Parental Leave Policies in Academia (2020 – present)
The United States is one of only countries on earth that does not have a national paid family leave policy. While some employers do offer paid leave, it varies widely across positions and organizations. I was recently listening to an episode in the series “It’s a Real Mother” of the parenting podcast, the Longest Shortest Time, where Brigid Schulte was providing an update on the challenges working mothers face, in particular paid leave (see also this excellent piece by New America, ” Paid Family Leave: How Much Time Is Enough?”. This lead me to ponder how academic institutions vary in their parental leave policies.
Across universities, there is massive variation in the length of paid parental leave offered, not only for post-docs, but for faculty, students and staff as well. Some of these differences were documented by Dr. Magaret Kosmala in 2014 via data extraction for 22 universities in the US and in a series of blog posts on parental leave policies for post-docs. The differences in benefits can have profound effects on quality of life, career path, and health of both parents and children (see New America piece above). As such, I think these information should be available more widely available as an additional piece of information to help individuals in choosing a position, be it as a graduate student or as a faculty member. As far as I know, such a database does not currently exist.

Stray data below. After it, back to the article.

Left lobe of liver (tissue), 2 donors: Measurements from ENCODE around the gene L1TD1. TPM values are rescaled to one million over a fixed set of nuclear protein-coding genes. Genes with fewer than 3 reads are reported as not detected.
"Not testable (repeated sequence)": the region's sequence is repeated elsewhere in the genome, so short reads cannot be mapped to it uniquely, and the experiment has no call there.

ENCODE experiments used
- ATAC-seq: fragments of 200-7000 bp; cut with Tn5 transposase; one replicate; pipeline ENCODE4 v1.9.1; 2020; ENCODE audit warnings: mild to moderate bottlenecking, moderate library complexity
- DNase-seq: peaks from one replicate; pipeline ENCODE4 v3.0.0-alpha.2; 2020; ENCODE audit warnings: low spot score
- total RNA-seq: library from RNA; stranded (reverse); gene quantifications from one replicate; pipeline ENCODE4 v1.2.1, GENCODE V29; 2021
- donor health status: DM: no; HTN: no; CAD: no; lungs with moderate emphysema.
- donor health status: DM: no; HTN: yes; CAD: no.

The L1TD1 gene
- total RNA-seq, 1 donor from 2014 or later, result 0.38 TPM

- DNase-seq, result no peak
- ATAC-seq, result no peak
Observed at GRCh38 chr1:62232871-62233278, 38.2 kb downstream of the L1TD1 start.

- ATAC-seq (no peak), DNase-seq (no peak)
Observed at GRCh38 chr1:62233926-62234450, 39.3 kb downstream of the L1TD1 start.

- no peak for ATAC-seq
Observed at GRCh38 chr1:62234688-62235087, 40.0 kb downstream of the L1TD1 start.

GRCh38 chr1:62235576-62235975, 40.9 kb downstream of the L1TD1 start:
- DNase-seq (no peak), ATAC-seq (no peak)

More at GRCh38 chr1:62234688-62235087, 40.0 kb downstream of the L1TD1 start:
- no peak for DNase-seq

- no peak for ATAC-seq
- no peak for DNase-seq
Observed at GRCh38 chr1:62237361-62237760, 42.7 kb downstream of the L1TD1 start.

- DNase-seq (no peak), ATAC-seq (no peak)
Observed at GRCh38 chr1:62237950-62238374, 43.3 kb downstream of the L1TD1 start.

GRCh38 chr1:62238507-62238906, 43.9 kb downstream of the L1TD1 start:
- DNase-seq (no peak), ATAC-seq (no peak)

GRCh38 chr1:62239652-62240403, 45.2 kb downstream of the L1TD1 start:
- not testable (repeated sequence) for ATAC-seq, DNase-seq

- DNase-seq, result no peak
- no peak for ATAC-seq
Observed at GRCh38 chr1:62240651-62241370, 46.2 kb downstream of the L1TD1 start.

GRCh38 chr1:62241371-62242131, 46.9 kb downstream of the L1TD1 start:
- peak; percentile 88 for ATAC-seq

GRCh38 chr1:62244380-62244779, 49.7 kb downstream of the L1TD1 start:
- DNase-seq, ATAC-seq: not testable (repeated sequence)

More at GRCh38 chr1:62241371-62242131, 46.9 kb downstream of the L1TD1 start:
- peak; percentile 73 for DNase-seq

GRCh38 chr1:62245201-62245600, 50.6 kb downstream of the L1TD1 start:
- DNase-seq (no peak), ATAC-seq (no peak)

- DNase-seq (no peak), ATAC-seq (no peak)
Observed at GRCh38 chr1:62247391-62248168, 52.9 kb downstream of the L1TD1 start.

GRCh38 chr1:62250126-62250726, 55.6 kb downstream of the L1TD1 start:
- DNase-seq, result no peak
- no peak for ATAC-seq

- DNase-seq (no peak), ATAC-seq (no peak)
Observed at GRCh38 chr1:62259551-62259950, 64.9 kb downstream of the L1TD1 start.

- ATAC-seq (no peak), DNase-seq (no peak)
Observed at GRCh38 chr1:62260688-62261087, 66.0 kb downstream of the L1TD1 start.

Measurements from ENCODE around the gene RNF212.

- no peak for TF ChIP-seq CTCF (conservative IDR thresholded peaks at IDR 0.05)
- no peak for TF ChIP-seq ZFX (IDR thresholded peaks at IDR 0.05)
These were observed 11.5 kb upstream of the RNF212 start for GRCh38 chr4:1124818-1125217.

With Tess Grainger, I am currently working extraction data on paid parental leave policies across all top research universities in the US and Canada (R1 academic institutions in the United States, U15 in Canada). If you are interested in helping with this project or have data to contribute, please contact me!